The Run-Up to Auto Blog Blueprint
I first came across the concept of autoblogging back in November 2009. Basically, all it means is that your blog runs on autopilot, pulling content from different sources and publishing it on a schedule you set up. Most such systems run on WordPress, utilizing a range of different commercial plugins. Some of these plugins pull and publish content on a schedule; others create a number of future-dated posts, based on keyword lists, that WordPress publishes when that post’s future date becomes “today”.
The system I came across late last year was WordPress Mage. This is a full autoblogging system based on WordPress. It also comes as a set of WordPress plugins for those who prefer to install their own WordPress blogs. Training is provided on how to build and market blogs using the system. Blogs can be monetized in a number of ways (Adsense, Clickbank, eBay, Overstock, Amazon and LinkShare) and you can always add other affiliate image ads and links to blogs as well.
I built a few blogs with it and decided to buy a couple of plugins to better display eBay listings (phpBay Pro and Auction2Post) and a plugin to turn Amazon product listings (along with customer reviews) into blog posts (ReviewAZON – this plugin is no longer available). Becoming more familiar with the software, I was able to make my sites look better. The WordPress Mage ethos is to build sites quickly, keep building and hope that some of them “stick” and take off. The training also advocates putting 50+ eBay listings on a page above any content.
What I didn’t know at the time is that WordPress Mage is very resource intensive and having more than a couple of such blogs on a standard webhosting account (e.g. on Hostgator), results in more than your fair share of server resources being used. In my case, Hostgator suspended my account for overuse of resources, which meant I had to find another webhost who could meets the blogs’ needs. I kept two blogs on Hostgator and moved the rest to Webhost4SEO. It was then that another problem raised its ugly head – the WordPress Missed Schedule Posts problem.
I wasn’t heavily promoting the blogs and the upshot was that they weren’t making money. Indeed, they were costing money due to the amount of time being put into them. I also had a lot of hosting issues that have meant that the blogs were offline for periods at a time. So that’s where the Autoblog Blueprint comes in…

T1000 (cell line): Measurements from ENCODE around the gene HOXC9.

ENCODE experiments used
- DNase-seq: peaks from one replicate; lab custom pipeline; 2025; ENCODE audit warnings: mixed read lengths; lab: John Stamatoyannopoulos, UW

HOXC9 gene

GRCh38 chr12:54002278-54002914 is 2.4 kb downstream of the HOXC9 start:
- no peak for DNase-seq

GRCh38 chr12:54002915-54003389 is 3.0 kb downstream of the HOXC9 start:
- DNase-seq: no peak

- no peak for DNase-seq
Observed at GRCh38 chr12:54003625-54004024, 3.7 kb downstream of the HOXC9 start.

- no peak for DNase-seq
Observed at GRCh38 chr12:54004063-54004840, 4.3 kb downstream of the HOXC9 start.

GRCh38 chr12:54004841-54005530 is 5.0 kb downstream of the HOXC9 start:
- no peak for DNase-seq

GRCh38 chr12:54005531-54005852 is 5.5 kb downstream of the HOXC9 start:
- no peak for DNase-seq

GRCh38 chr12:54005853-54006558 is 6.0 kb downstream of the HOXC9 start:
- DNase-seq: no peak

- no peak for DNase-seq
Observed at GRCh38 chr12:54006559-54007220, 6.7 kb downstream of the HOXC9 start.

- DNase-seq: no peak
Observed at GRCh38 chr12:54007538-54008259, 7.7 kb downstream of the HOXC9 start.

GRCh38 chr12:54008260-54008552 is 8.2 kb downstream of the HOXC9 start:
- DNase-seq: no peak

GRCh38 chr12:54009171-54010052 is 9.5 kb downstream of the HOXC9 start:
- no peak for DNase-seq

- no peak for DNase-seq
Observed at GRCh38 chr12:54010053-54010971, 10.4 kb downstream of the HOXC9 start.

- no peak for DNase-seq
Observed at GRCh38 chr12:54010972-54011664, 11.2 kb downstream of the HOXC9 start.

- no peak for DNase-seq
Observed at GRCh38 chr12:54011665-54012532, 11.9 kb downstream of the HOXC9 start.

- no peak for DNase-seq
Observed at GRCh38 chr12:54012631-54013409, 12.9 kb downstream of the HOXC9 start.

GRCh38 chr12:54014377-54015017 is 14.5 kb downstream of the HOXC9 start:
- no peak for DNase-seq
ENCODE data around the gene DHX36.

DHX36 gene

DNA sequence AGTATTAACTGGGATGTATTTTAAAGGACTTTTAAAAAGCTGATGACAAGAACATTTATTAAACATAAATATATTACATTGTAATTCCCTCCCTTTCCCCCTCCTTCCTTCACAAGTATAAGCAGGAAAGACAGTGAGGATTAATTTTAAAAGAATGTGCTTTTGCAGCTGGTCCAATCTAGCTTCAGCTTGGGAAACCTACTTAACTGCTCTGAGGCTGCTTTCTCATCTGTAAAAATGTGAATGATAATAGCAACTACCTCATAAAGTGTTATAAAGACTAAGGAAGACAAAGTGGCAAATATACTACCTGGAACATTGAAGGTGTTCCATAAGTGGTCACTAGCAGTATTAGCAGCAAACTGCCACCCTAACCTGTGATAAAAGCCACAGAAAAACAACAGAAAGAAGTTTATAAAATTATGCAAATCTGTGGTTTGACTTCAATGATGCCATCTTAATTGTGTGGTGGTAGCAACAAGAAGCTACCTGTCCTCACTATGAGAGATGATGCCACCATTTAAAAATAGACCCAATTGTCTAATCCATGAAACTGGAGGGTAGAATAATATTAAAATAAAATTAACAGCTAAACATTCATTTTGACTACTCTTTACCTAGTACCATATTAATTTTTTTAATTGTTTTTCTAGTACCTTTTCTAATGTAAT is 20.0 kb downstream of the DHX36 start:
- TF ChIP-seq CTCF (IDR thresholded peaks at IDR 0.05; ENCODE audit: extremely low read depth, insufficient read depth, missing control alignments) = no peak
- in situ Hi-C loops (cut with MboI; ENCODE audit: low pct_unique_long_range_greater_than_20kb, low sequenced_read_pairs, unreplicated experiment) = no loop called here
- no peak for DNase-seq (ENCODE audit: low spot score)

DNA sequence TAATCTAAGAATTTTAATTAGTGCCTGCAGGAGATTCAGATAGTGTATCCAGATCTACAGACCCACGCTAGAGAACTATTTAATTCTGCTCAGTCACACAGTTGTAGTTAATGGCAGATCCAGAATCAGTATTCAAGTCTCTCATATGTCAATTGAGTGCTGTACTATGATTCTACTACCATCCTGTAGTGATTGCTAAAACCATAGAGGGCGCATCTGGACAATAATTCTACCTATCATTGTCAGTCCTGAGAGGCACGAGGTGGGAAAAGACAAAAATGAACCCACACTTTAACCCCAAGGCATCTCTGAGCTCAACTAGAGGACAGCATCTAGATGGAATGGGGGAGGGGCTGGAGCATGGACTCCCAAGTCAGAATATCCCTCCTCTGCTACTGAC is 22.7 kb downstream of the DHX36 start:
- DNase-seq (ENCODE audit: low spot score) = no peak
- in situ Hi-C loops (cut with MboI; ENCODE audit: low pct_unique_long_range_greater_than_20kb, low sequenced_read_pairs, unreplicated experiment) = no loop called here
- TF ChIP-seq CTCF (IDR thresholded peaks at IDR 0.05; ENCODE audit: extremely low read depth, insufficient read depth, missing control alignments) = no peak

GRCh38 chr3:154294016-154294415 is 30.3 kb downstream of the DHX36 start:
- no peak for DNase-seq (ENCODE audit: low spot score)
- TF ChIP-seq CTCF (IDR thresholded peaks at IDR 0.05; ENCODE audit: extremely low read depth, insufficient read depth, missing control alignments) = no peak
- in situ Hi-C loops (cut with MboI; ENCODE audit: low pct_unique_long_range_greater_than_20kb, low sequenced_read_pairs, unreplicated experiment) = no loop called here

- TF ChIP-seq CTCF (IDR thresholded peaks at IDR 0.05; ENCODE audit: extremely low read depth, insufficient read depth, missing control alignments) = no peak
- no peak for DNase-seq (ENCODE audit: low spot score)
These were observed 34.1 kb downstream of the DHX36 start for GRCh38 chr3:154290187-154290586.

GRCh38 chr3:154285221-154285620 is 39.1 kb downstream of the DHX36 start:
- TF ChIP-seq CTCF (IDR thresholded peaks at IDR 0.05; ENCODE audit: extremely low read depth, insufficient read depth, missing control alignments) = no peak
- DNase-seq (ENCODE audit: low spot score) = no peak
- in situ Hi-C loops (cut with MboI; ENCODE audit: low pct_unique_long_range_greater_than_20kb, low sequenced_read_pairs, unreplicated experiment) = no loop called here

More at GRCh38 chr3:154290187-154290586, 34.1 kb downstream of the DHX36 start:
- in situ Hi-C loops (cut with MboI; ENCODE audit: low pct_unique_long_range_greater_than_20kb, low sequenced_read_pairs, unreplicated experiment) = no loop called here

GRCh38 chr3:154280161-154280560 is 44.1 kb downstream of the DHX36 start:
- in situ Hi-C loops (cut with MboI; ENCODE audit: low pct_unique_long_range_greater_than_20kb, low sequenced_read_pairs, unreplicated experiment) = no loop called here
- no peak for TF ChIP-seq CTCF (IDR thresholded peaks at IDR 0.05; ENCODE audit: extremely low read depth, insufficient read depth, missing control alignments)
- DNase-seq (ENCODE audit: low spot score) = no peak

Discovering The AutoBlog Blueprint
AutoBlog Blueprint first launched in V1.0 early this year (2010). Since the techniques I’d been using on my existing autoblogs weren’t working, I figured I needed a different approach. At launch, ABB was just $27. It’s author, Mike Johnson, was testing the waters and gauging reaction from members as he continued to hone the course. Johnson has built a business on autoblogging so he knows the pitfalls as well as the right way to do things. And what he taught was contrary to the teachings for WordPress Mage.
Join the AutoBlog Blueprint 3.0 launch contest
The basic premise is that autoblogs should be about quality content, not about throwing ads at readers. While ads are important for earning from your blogs, they should be used in moderation and its best to use only a couple of advertisers on a site rather than every one you can find. For example, mixing Adsense and eBay is not the best idea. Adsense is best for informational sites. eBay is best for product based sites. And promoting sites, and doing it in the right way, is key to a site’s success. The build it and see if it sticks philosophy is all wrong, he says.
The course consisted of many pages of information and techniques (think: online ebook) interspersed with videos that demonstrated concepts and procedures. It was a very comprehensive package. One great feature is that Johnson continually updates the content. As we all know, things change rapidly in the online marketing world and Johnson keeps abreast of changing trends and techniques and incorporates them in the course at no extra cost. I went through the course twice and was impressed with the overall thrust of the course and the direction it was pointing me in. However, I didn’t get around to putting what I’d learned into action as I had joined Alex Jeffreys Marketing With Alex course and I was spending most of my time on that. Now that I have some more time, I’m returning to the AutoBlog Blueprint.